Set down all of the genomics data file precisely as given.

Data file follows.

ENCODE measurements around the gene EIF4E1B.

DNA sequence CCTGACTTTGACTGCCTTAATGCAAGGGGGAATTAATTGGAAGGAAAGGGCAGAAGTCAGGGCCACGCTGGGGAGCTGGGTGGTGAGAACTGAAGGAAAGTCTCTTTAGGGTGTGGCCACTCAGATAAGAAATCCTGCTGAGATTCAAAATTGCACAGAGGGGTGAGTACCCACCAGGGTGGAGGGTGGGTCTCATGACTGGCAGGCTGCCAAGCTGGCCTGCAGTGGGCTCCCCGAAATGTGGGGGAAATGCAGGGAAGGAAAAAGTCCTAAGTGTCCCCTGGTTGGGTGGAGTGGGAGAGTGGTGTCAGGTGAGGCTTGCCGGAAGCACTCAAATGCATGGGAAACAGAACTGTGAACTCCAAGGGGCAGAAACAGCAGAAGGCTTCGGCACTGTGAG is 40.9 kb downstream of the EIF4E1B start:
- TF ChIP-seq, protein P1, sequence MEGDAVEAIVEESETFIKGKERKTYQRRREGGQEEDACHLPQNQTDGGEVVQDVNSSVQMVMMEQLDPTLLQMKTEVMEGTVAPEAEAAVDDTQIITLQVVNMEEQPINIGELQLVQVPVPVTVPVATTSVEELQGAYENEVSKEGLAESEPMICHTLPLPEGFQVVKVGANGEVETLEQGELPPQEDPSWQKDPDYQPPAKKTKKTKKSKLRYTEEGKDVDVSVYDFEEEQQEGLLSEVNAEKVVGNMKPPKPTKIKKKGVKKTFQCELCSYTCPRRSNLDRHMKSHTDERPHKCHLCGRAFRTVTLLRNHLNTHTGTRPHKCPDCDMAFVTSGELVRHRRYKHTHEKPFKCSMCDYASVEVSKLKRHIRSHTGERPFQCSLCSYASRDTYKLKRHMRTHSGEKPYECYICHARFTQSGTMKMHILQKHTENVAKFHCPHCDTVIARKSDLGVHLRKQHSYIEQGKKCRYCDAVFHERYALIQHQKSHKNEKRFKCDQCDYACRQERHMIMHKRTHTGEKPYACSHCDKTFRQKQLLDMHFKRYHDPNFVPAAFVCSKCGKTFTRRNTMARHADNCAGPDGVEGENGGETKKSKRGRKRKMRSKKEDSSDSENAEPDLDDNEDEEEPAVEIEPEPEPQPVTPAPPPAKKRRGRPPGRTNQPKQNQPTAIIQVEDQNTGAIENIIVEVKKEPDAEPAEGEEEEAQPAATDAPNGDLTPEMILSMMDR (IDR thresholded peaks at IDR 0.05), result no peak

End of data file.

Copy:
ENCODE measurements around the gene EIF4E1B.

DNA sequence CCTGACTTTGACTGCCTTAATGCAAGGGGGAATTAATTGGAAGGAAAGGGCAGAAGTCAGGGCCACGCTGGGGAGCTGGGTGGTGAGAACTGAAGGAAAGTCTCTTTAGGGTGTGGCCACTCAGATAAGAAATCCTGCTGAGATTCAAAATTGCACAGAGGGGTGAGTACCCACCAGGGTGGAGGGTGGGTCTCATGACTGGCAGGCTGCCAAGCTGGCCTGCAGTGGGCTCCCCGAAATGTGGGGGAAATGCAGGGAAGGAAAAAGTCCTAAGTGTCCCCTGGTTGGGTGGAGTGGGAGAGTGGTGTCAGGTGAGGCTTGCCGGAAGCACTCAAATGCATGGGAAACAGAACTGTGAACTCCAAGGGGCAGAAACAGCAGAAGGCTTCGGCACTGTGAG is 40.9 kb downstream of the EIF4E1B start:
- TF ChIP-seq, protein P1, sequence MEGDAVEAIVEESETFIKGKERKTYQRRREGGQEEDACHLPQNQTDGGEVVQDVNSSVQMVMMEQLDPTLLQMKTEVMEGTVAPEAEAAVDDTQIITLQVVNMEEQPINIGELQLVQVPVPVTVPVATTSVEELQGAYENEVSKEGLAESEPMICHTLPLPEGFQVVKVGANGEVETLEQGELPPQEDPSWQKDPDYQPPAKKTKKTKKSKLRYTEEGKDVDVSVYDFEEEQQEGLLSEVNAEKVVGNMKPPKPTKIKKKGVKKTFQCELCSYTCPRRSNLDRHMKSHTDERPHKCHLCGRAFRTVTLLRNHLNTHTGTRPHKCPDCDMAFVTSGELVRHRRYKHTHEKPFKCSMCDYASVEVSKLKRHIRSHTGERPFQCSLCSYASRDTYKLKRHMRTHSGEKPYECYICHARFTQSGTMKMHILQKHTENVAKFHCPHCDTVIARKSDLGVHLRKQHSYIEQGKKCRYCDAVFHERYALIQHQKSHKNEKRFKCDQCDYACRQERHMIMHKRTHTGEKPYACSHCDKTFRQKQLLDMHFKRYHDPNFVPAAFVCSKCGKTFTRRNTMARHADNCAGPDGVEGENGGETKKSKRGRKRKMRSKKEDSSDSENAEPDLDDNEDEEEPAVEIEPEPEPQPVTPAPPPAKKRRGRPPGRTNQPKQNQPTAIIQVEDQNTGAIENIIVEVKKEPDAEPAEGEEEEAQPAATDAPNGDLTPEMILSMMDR (IDR thresholded peaks at IDR 0.05), result no peak